POLITICS: The Scots have long been more “socialist” than the rest of the UK. Within recent memory they were still sending a Communist or two to Parliament every year, usually from Glasgow. The factories and tenements of Glasgow were the inspirations for Karl Marx’s Capital. Glasgow is the only place where I ever had a cabbie return a tip because good Marxists don’t believe in tipping. The Scot’s desire to be free of “imperialist state” of the UK has deep roots and may well carry the day. Politics in “Jefferson” is more chaotic. With a 20% participation in the recent elections, it seems clear that most Jeffersonians (is that what they call themselves?) are not participating in politics because they’re hopeless or too stoned. This paves the way for the Tea Party or other fringe groups to fill the vacuum. Not a pretty sight.
Anyway, September 18th should be interesting. If the Scots opt for independence will they be part of NATO? Will they adopt the Euro? What will happen to the North Sea oil, in which the Norwegians also have an interest? It’s been a long time since our states changed boundaries. In November, will the divide-and conquer strategy of the SV plutocrats win out over the welfare of the rest of us? Stay tuned. And for God’s sake register to vote.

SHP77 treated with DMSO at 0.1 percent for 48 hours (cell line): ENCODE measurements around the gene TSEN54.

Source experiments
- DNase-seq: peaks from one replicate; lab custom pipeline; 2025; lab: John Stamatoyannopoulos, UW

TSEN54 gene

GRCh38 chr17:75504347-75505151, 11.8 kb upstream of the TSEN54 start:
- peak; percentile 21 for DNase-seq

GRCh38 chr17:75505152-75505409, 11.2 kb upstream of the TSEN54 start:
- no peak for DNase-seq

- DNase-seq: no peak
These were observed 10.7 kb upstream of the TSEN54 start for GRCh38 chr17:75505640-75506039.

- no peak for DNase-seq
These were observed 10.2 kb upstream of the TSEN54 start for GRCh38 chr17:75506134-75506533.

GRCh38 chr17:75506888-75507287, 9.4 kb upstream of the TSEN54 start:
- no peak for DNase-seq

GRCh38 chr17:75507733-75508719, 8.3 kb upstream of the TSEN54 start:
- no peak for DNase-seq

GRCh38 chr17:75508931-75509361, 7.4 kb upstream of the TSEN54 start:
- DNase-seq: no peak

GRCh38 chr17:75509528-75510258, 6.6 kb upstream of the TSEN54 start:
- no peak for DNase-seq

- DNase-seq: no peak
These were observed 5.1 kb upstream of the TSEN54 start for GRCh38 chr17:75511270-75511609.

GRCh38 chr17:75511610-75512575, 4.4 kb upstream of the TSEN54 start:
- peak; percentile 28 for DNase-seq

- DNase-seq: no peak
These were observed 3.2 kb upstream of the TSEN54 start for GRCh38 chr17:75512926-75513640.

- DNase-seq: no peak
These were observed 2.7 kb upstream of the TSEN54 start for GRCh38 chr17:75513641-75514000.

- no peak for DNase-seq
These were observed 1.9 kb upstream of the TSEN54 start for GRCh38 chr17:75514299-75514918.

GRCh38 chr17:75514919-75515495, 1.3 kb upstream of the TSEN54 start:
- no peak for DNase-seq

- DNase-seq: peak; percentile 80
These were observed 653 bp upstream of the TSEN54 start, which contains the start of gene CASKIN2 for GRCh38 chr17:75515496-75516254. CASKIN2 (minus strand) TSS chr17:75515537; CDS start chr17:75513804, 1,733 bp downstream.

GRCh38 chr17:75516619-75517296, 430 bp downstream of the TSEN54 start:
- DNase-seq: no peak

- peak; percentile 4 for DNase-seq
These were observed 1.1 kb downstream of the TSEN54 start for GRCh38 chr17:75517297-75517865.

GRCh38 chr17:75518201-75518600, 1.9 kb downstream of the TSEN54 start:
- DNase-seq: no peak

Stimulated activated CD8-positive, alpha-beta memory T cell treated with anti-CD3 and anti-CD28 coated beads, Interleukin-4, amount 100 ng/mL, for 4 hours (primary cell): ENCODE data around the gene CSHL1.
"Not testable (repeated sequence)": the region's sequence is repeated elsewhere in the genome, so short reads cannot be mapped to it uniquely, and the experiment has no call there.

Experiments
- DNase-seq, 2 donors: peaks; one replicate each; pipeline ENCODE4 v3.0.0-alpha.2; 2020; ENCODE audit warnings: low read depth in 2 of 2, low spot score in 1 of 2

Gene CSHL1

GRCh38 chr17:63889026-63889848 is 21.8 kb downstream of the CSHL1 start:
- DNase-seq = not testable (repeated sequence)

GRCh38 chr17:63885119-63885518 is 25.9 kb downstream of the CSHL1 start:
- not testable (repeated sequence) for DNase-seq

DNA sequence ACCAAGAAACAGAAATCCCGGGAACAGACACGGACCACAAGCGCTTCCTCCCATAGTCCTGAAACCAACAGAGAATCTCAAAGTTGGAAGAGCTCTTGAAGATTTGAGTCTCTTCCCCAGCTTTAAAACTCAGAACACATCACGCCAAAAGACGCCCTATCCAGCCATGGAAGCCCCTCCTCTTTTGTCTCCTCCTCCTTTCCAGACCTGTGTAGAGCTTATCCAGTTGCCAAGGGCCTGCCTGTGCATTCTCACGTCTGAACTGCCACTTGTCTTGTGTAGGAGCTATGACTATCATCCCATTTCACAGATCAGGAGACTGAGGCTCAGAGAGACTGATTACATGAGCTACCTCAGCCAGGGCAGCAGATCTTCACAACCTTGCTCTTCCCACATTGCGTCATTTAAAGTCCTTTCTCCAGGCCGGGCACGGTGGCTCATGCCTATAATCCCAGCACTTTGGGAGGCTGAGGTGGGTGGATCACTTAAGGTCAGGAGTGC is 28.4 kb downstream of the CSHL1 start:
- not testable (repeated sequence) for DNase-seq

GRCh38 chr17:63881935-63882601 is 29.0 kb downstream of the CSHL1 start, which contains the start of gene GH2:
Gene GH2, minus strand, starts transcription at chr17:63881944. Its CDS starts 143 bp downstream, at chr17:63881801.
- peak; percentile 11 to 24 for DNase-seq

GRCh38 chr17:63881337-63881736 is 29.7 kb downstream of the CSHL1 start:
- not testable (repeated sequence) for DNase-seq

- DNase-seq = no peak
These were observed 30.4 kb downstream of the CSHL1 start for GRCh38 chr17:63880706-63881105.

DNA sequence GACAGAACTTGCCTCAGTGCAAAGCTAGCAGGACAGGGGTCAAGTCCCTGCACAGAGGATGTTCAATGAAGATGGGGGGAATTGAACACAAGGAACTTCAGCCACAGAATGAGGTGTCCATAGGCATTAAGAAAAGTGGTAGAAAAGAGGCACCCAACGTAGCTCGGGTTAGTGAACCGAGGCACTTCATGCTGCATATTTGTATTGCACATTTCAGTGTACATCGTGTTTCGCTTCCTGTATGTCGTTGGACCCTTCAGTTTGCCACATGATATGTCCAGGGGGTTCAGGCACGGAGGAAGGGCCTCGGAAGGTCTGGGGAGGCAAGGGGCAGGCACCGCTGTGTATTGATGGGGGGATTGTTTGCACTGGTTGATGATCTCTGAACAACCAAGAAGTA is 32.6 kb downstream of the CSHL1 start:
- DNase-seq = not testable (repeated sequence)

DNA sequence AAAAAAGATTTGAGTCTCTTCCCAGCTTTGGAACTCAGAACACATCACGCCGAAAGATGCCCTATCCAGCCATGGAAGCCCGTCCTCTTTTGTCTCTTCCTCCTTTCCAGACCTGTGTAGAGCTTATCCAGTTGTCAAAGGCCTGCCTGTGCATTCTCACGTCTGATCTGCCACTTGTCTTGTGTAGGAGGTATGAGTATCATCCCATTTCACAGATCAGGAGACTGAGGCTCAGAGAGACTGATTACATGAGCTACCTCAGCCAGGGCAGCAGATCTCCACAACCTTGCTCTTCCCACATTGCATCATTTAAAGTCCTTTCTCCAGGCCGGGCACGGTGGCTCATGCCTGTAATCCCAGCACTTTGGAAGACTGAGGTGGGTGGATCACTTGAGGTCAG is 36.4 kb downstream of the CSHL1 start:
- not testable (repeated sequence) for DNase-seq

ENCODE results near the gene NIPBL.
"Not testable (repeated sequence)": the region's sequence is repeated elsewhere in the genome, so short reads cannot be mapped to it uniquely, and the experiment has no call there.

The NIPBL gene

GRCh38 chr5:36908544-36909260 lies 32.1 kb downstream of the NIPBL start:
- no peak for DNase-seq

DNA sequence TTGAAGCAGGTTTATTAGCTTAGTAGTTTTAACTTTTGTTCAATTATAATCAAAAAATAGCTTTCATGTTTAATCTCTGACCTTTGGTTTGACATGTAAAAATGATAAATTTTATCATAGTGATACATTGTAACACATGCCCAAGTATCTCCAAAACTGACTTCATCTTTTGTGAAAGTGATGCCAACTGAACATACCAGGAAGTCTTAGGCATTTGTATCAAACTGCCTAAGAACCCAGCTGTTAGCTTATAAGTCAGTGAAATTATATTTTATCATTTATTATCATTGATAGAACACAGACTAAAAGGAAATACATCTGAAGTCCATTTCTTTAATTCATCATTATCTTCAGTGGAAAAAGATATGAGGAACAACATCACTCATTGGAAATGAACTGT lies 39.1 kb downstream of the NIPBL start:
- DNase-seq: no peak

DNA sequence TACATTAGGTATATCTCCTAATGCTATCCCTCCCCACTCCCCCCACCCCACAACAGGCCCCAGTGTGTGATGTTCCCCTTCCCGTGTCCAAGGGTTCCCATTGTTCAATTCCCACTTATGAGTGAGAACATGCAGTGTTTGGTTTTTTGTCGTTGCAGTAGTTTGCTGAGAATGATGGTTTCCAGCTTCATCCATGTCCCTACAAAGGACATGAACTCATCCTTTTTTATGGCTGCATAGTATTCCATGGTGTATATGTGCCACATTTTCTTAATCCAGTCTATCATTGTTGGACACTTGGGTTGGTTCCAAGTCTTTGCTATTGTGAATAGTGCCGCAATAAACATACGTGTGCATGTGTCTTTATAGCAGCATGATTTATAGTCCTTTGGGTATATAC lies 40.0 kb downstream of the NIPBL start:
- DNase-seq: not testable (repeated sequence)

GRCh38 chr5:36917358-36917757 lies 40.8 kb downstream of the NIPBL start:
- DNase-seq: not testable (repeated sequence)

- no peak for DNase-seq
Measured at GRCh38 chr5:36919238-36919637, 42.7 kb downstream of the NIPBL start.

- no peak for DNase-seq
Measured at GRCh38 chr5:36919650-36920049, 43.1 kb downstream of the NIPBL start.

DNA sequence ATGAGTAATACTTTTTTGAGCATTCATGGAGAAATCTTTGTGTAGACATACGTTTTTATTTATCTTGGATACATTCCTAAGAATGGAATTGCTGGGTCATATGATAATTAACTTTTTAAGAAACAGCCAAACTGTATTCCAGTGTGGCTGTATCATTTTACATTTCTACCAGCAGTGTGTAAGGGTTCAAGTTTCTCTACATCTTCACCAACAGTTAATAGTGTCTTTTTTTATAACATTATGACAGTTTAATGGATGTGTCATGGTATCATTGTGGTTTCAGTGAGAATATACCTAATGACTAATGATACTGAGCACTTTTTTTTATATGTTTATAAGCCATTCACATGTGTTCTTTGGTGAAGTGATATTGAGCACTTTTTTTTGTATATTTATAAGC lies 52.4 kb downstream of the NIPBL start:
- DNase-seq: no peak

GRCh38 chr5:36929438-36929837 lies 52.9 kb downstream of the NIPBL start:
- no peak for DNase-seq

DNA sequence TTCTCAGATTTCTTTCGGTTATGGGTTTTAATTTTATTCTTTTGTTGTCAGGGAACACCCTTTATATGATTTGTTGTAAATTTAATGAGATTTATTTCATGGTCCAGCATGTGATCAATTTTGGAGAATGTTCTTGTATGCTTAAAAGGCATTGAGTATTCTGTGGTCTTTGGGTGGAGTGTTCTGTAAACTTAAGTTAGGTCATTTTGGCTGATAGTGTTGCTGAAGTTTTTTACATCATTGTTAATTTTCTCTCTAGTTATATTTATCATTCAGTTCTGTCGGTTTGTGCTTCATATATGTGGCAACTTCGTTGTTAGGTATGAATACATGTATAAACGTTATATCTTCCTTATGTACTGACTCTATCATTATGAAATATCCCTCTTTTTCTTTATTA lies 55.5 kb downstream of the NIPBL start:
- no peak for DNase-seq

This is my third post about “The Caribbean Picnic”, on Henderson where the GoGo Bistro used to be. I finally made it in there yesterday. It’s a PUERTO RICAN restaurant with CUBAN food also. The two main offerings are Cuban sandwiches (ham, pork, usually pickles) and a Puerto Rican sampler, both $9. I’ve eaten a lot of Cuban sandwiches, having family in Florida, and this was not only better than average, it’s HUGE, easily two meals for the average person. They also have a selection of pretzels, not the little brittle kind but serious big puffy ones. The staff is welcoming and helpful and I will definitely be back. Any of you who visit this place, please share your opinions with us.